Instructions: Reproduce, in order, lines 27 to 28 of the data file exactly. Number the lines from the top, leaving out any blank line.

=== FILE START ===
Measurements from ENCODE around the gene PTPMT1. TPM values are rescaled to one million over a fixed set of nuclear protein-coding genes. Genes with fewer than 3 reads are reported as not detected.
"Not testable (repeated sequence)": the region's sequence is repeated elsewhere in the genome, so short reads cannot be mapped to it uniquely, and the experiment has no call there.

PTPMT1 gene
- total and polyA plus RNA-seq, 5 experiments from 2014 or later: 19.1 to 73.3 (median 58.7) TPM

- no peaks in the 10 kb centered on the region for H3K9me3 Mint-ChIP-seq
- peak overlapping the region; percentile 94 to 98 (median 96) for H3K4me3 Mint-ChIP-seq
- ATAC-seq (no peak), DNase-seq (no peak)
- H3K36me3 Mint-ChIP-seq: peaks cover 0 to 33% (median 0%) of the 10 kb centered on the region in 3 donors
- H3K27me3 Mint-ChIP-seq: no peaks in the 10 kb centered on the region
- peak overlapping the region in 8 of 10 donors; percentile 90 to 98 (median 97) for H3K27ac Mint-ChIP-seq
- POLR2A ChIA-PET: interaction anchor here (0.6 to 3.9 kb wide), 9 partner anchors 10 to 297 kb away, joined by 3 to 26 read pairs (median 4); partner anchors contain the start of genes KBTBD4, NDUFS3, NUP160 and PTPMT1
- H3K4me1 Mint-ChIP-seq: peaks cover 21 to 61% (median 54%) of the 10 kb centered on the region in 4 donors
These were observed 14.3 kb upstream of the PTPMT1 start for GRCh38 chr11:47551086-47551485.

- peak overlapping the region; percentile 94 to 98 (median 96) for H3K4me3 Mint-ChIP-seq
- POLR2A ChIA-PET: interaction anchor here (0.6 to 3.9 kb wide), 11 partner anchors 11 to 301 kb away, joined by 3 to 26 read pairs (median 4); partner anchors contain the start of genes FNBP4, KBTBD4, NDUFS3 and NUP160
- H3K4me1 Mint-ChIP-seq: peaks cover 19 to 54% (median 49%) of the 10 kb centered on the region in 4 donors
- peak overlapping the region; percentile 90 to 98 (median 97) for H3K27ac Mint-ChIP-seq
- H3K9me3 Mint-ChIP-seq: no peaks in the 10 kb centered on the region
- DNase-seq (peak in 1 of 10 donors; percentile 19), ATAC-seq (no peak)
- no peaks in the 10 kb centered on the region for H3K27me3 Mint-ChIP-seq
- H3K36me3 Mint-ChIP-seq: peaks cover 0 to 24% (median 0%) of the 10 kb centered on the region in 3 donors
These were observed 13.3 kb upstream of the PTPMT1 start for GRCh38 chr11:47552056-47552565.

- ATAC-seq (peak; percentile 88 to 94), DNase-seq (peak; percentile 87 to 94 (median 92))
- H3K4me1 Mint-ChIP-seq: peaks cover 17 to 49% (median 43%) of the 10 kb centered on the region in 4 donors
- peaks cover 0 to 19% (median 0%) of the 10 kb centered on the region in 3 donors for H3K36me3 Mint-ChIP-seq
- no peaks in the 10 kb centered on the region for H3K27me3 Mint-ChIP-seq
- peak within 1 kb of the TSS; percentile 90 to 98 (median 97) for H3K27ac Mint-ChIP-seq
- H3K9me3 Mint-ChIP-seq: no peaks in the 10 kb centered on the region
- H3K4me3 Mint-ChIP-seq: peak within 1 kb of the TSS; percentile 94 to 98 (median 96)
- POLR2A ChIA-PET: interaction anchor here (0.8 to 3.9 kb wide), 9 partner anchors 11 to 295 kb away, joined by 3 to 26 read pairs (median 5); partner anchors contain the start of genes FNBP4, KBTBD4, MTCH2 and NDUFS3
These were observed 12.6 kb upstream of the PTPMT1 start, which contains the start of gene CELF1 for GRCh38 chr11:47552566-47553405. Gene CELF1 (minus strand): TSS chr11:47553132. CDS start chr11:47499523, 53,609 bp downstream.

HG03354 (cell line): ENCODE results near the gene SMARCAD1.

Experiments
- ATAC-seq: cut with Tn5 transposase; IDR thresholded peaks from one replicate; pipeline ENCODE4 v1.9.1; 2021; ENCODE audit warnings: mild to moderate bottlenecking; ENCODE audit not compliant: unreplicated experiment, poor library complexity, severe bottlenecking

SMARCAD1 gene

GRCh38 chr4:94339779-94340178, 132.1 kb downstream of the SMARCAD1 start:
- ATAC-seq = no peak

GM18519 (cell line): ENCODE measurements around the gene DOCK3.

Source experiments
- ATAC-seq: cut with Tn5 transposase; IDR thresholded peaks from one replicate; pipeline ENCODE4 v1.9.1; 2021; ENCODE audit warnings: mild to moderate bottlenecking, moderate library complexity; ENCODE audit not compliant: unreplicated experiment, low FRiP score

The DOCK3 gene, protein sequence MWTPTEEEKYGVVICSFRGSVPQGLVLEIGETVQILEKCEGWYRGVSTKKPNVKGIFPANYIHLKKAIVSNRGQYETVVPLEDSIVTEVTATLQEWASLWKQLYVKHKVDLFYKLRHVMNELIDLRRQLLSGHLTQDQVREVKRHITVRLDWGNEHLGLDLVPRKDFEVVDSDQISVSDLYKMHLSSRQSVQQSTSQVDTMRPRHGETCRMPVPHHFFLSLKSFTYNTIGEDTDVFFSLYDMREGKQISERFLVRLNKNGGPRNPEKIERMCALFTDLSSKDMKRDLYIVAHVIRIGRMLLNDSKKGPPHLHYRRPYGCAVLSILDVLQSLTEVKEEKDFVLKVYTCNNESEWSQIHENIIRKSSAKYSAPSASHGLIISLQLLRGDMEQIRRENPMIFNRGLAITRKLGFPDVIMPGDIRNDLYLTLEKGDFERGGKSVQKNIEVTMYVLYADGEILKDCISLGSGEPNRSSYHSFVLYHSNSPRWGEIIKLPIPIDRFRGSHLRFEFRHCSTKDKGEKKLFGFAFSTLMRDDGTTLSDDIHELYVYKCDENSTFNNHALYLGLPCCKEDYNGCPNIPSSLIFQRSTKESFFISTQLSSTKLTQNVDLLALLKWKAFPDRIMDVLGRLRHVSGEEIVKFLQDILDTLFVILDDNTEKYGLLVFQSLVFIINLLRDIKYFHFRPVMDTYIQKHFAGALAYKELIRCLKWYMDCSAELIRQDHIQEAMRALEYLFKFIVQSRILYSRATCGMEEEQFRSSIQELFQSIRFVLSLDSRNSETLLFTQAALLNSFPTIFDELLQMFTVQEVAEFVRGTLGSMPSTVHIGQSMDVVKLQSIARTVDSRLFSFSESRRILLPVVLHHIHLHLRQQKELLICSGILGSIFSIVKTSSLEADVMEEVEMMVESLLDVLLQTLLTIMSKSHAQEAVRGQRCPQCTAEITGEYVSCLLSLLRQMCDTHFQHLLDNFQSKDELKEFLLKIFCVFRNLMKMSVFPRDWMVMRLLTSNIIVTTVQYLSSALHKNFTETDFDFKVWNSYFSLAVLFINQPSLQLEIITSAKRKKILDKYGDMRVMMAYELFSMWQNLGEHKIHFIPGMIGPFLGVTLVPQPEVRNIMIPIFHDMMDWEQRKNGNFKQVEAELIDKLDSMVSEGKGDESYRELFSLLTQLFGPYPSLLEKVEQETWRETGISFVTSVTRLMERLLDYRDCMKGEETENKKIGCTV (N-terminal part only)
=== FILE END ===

- peak within 1 kb of the TSS; percentile 90 to 98 (median 97) for H3K27ac Mint-ChIP-seq
- H3K9me3 Mint-ChIP-seq: no peaks in the 10 kb centered on the region